Thursday, January 20, 2011

A Breakdown on Trade Companies_ the Bad and the Ugly

This is Part II.  Part I covered “the Good”.  Notice these are not blanket statements about trade companies but comparing the Good vs. the Bad and a bit of focus on the ugly.  Because it can get ugly…and ordering offshore isn’t like putting coins into a vending machine, it takes serious effort.  Now to resume our regularly scheduled broadcast… 

Companies will promise the world'll get more than you bargained for
The Bad: Many trade companies are not very specialized in one area.  They fail to maintain strong contacts with their factories.  Your order risks being outsourced every time afresh, to a factory they haven’t dealt with in the past.
  A large portion has never worked in design, engineering or direct manufacturing of their own item so they have a very low technical understanding of the product and processes.  This means they have to rely on the factories’ interpretation, solutions, comments, for every situation or problem.  This kind of trade company isn’t proactively handling issues and boosting the security of your order, but instead are passively reacting and are more so middlemen English translators. 

Trade companies in comparison to a factory can communicate better with an overseas buyer but they tend to be elusive.  Their communication tends to be misleading and not very straight. 

In comparison to a factory, prices are obviously higher, but the higher price is not because of a value-added service.  It is because they did not obtain an accurate quote from their factory, so they just further increase the margin to cover unknowns and needed effort to quote accurately.  This creates unrealistic pricing in the market. 

When you’re dealing with a trade company (as most of the promo importers do), you never know who you are dealing with on what.  If the trade company you’re dealing with is not a solid company, it’s possible they’re taking your inquiry and simply re-outsourcing it to another trade company.  

It could go through other companies before actually going to the factory.  China operates on layers of hidden contacts, connections, sources and trade-offs.  You’re working with a lot more “smoke and mirrors” when dealing with the trade companies.

Many trade companies are very far from the factory they selected to manufacture your order.  Does the trade company visit the factory?  How can a trade company in South China / Hong Kong, properly control an order that’s producing in Jiangsu or Zhejiang Province (where most production for the promotional industry takes place).  There’s the physical distance, not to mention the cultural differences of the areas (South China vs. Jiangsu, Chinese to Chinese would be dealing with cultural differences).  

The Ugly:  I’ve seen trade companies lose control of their orders.  Many of them do not have solid relationships with their factories; they lose control on the quality and the order becomes disastrous.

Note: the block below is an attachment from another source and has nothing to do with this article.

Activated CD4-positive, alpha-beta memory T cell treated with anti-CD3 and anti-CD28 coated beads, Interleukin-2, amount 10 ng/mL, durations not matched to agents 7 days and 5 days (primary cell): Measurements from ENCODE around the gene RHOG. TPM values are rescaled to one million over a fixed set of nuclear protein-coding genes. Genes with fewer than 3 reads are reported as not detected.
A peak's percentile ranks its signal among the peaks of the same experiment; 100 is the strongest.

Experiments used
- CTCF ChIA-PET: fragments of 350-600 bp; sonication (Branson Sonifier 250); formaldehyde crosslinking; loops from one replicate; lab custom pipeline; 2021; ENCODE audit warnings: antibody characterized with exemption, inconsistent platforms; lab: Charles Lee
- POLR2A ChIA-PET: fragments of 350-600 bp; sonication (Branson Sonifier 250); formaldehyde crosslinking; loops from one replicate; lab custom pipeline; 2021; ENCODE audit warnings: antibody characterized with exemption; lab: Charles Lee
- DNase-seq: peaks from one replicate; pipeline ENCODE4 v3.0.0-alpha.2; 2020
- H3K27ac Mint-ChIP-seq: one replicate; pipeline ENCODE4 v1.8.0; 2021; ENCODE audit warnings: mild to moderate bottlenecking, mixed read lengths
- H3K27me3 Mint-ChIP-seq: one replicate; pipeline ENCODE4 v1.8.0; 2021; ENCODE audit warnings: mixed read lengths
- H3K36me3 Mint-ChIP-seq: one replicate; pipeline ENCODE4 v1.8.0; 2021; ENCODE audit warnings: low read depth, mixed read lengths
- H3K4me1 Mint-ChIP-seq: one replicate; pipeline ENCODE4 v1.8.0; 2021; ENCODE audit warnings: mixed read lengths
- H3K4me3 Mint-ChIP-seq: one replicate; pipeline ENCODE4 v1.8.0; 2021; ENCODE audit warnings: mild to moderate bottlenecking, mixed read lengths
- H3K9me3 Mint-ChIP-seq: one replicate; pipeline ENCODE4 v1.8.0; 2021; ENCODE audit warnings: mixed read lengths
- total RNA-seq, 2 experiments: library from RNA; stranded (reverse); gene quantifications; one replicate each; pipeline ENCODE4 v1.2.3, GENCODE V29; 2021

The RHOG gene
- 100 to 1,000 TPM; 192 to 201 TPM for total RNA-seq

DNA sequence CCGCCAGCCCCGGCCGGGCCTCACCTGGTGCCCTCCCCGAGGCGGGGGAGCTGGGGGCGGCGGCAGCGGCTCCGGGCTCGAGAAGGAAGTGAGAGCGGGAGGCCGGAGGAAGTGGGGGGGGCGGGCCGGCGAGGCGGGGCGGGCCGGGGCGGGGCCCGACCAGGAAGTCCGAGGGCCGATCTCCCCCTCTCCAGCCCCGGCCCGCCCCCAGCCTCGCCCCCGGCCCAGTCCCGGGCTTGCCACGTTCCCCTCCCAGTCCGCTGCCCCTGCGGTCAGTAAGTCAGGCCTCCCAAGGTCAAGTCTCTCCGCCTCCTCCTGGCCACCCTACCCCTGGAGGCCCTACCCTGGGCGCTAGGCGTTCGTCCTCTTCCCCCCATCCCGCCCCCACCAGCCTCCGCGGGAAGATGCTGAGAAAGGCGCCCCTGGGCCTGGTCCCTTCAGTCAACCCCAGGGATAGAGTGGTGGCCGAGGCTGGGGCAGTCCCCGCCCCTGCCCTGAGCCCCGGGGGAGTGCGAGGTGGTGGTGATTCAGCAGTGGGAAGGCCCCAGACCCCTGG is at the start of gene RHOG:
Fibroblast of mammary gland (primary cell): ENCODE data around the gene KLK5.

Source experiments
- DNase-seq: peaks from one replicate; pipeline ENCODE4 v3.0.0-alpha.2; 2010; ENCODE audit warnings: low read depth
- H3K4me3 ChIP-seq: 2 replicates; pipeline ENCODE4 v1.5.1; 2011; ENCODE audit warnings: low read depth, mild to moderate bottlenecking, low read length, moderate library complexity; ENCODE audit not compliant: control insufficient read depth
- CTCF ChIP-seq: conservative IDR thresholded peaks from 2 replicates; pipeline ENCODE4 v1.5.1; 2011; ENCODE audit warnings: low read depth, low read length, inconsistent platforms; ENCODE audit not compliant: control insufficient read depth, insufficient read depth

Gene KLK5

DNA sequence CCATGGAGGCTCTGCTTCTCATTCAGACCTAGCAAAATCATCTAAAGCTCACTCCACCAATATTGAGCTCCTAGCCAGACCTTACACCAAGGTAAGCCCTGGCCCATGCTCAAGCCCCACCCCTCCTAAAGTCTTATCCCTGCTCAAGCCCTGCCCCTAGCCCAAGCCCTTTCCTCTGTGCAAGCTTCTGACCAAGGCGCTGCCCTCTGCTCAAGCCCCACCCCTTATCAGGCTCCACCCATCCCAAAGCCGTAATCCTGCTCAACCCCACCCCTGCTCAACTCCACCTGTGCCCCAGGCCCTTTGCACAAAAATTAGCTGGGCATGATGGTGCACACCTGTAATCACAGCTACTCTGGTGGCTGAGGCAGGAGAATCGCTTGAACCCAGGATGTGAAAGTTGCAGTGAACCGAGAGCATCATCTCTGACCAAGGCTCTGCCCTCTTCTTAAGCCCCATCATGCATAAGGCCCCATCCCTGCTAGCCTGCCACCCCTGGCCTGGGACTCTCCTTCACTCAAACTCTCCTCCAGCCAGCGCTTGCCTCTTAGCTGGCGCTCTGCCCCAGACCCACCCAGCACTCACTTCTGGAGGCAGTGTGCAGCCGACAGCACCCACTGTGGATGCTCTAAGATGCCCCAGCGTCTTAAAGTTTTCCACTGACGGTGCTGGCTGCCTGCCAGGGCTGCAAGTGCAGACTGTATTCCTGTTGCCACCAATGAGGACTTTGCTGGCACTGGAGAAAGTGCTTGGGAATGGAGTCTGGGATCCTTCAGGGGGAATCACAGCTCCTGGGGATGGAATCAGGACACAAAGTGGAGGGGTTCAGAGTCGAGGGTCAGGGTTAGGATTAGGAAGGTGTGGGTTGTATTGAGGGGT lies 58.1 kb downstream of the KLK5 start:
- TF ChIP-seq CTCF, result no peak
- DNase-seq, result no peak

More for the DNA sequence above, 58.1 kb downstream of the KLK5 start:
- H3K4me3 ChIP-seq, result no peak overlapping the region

Many of the quality issues between factory and trade company are a result of money issues.  The trade company puts strict payment terms on the factory;  the factory isn’t motivated, because of tight funds, they are then tight on the order.  This is reflected in quality and delivery.

The “ugly-side” of trade companies do not visit their factories and if you’re dealing with one in Hong Kong or South China, they may not actually know where the factory is.  They’re loosely handling things by chat-rooms and telephone.  When production arrives to the trade company in the south, they find the quality is different than expected.

I’ve seen the factory and trade company go to all out war and the factory refuse to proceed any further; your order comes to a standstill, delivery time ticks away.  The factory doesn’t care because you’re not their client (the trade company is the direct client) and the trade company cannot do anything about it because they don’t have the backbone and control ability to get the factory lined up.

Think, Due Diligence, Don't Assume
Check The “good” on trade companies in my previous post.  I’m giving equal time to the good vs. the bad/ugly side of things.  Overseas buyers make mistakes in the area of assuming the offshore contact will operate in a presumed area of ethics & integrity.  Don’t make this assumption.  Don’t put your cultural standards and expectations on folks.  Doing so, will set you up for failure. 

If you’re importing from China, good contacts are vital, but put forth due diligence in establishing the contact.

Trade companies are needed, especially if you don't have your own presence here and are not able to deal with the hassles and headaches that come with dealing with factories.  But choose wisely.  Have your supplier be upfront with you about the material vendors, certifications, and what 3rd party is supplying what portion.    

Share your experiences, tips or agreements or disagreements.  

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